Thoughts From CSS Day
Last week I had the privilege of attending CSS Day for the second year in a row (and MCing the second day!). I have to say it’s pretty much the most inspiring conference I’ve ever been to. Right off the bat, Una hit the nail on the head when she said that (paraphrasing) if we thought 2022 was a good year for CSS, we ain’t seen nothin’ yet.
Una’s talk was a whistle-stop tour of a huge number of features recently or just about to be released, which was mind-blowing in itself, but what was even more striking was the number of features she didn’t even have time to cover — a whole slide’s worth. It illustrates the blazing pace at which CSS is evolving right now, which as a CSS person, I’m very happy to see.
I’m not going to speculate on all the reasons why this is, as plenty of others have their own theories. But for me, being at CSS Day felt simultaneously energising and heartbreaking: while it was fantastic to spend two days in the company of so many people who care about our chosen craft, it was also a reminder that it’s one of the only places it’s truly valued.
On the other hand, one or two people mentioned that the CSS community seems actively hostile towards JS, which is a real shame. I don’t think it’s true for the most part (many of us are JS developers, and have a far more nuanced opinion), but we can certainly come across as having a chip on our shoulder. It certainly doesn’t help those from outside of our bubble feel welcome, and I think we need to be conscious of that in the language we use. Taking an adversarial approach to web development doesn't do us any favours when we want to build a bigger tent, not shut others out.
Una ended her talk with a call-to-arms to go out into the world and share our CSS knowledge, to build the CSS community. I can’t help thinking that’s essential if we want to establish proper appreciation of CSS skills.
CSS for all
Another thing that was notable was Google’s dominance in the world of CSS. As well as two speakers (and one MC) from the Chrome Dev Rel team, Google also sponsored the help desk, and hosted a panel during one of the breaks. While I’m glad that Google is investing in CSS, I’m slightly wary of the lack of representation of other browsers. I don’t know how we address that as a community, other than other browsers stepping up and putting forward their own representatives. As Paul Robert Lloyd puts it:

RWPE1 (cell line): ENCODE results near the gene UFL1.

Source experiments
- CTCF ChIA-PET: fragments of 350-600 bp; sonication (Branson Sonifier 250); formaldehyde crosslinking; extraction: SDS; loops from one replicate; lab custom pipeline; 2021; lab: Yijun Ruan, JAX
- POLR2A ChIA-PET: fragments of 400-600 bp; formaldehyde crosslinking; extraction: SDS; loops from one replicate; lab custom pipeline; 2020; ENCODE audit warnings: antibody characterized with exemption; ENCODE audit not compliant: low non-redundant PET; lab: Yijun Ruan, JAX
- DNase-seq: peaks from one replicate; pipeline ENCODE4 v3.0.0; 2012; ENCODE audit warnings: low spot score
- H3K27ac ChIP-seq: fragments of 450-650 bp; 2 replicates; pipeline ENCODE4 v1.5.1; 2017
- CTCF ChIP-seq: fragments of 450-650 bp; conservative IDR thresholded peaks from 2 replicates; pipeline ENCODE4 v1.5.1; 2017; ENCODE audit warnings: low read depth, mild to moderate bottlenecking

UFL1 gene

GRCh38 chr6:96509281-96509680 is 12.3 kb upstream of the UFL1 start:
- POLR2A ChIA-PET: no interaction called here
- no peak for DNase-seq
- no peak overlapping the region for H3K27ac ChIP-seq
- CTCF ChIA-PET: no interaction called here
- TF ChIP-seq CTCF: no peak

A web dictated by Google would be a real tragedy.
The web needs diverse voices to thrive, and it shouldn’t come down to one company to determine the future of its fundamental building blocks.
Manuel closed out the conference with a rundown of some awesome new features he discovered in his explorations of modern CSS and how we can use these in practical ways. It was great to see how he had levelled up his CSS knowledge, and is a timely reminder that all that’s really needed is a bit of time, care and focus. People like Manuel documenting their experience are part of what makes the community great, and part of how we can broaden it to include more people.
I can’t wait for next year’s CSS Day, but I also hope that in the meantime there will be more specialist CSS events to get involved with.
Some more write-ups:
- Days of style and standards by Jeremy Keith
- CSS! CSS! CSS! by Manual Matuzović
- This was CSS Day 2023 by Brecht
- The continuing tragedy of CSS: thoughts from CSS Day 2023 by Paul Robert Lloyd
- CSS Day 2023 by Johan Rosse
Webmentions for this pageAbout webmentions
@michelle really great read and thanks for the list of additional write-ups too 🙏- Apple Annie :prami:
@michelle If you think Google is the only company innovating CSS, then you aren’t paying attention. Please watch “What’s new in CSS” from WWDC23. Safari shipped a lot of new CSS this year that Chrome is missing.
Why did I not speak at CSS Day? Because the event was completely inaccessible to me, with no willingness to provide accommodations.- Jen Simmons